Columbus video stores are weathering closures and boosting earnings, despite shifts in technology and consumer preferences.
Blockbuster Inc. will close 960 stores by the end of 2010, according to a September document filed with the Securities and Exchange Commission. Movie Gallery Inc., owners of Hollywood Video, will file for bankruptcy and close 1,000 stores, according to a Jan. 28 article in The Wall Street Journal.
Despite widespread closures, Columbus video rental stores are prospering.
“Out of our district, we’ve been No. 1 in productivity,” said Shawn Bugler, assistant store director for Hollywood Video at 6939 E. Broad St. “But 2 to 3 years ago we were in worse shape, when we had to cut man hours, store hours, and even close stores. Now there [are] far less stores being closed.”
Justin Williams, store manager for Family Video at 5540 N. High St., says the company continues to expand.
“We continue to open new stores,” said Williams. “But clearly [the rental business] is getting more competitive and that’s going to hurt.”
Offering unlimited DVD rentals starting at $8.99 a month, Netflix Inc., based in Los Gatos, Calif., has become the world’s largest rental subscription service. In 2009, Netflix expanded its customer base to 12.3 million, up 31 percent from 2008, and improved revenue 22 percent to $1.67 billion, according to a press release.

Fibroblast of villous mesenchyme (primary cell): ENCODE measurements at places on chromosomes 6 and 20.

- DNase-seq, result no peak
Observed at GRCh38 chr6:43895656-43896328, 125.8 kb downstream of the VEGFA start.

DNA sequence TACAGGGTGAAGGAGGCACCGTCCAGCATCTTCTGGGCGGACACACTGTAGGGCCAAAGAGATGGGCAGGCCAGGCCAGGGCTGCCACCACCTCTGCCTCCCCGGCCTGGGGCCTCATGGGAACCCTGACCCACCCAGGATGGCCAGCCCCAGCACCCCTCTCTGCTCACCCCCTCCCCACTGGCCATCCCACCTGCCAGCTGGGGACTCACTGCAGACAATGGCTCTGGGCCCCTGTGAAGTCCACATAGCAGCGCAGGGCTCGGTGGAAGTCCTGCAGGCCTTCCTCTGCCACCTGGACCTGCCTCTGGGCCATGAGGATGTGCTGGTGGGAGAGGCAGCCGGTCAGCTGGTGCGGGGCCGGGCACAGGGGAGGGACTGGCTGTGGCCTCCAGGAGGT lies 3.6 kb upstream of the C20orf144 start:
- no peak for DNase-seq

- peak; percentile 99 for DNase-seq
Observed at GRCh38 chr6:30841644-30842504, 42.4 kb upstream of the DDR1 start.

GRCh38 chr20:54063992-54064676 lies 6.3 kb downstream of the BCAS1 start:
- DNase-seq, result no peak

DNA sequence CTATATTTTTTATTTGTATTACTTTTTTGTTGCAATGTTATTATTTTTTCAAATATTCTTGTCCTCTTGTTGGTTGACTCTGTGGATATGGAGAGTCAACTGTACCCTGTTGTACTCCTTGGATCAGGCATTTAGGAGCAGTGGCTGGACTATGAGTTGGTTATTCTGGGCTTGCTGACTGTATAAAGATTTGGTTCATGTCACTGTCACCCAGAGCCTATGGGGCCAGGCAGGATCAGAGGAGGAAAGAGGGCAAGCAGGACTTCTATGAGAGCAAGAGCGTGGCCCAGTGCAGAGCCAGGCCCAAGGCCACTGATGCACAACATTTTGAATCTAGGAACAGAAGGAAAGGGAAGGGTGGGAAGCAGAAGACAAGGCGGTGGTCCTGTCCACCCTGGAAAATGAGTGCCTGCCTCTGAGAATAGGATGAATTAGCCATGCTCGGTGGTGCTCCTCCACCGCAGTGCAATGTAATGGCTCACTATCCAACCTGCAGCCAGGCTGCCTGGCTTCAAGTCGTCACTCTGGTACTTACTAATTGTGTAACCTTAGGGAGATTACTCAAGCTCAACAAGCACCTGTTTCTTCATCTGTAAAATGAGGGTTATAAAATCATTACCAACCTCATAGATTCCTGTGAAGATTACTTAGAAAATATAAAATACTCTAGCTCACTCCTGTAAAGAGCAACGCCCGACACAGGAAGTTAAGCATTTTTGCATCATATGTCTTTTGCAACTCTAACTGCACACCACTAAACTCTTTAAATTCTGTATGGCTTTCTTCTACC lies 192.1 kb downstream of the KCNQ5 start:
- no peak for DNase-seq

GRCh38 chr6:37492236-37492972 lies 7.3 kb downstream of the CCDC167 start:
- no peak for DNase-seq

Steve Swasey, vice president of corporate communications for Netflix, said the company attracts customers with convenience and selection.
“It’s much more convenient to rent movies over the Internet and have them delivered wherever you want,” said Swasey. “We have over 100,000 titles and no late fees.”
Redbox, a Coinstar Inc. subsidiary based in Oakbrook Terrace, Ill., is a kiosk service that offers $1 rentals from over 22,000 locations worldwide.
In 2009, Redbox saw third-quarter revenue rise to $198.1 million, up 90 percent from the previous year, according to a Nov. 5 article in The Los Angeles Times. There are 50 Redbox locations within 9 miles of campus.
“Redbox has created an incredibly efficient business model,” said Redbox spokesman Chris Goodrich. “We’re able to pass savings on to the customer where other business models can’t because there’s more cost involved.”
To keep pace with the competition, Hollywood Video is focusing on value and customer service.
“Our entire collection is down to $1,” said Bugler. “But the actual in-store service has to improve to keep [people] coming back.”
Family Video attributes its success to the company’s business model.
“By purchasing our property, we limit the expenses,” said Williams. “We purchase movies outright through wholesale distributors and rent them out at $3 per night. By the end of the first month, we make money on the disc.”
In an effort to boost revenue, Blockbuster plans to roll out 10,000 kiosk locations by the end of this year, as well as developing the “Total Access” by-mail rental program, according to the company’s Web site. A spokesperson for the Blockbuster location at 2550 N. High St. declined to comment.
Despite solid numbers, local stores acknowledge that existing stores must adapt to survive.
“I believe that brick-and-mortar stores will definitely have a place in the future,” said Williams. “But I think that to survive in the distant future, they would have to have some kind of digital delivery, because in reality, DVD and Blu-ray has a limited lifespan.”
[This story ran online for The Lantern on Feb. 19, 2010. Click here.]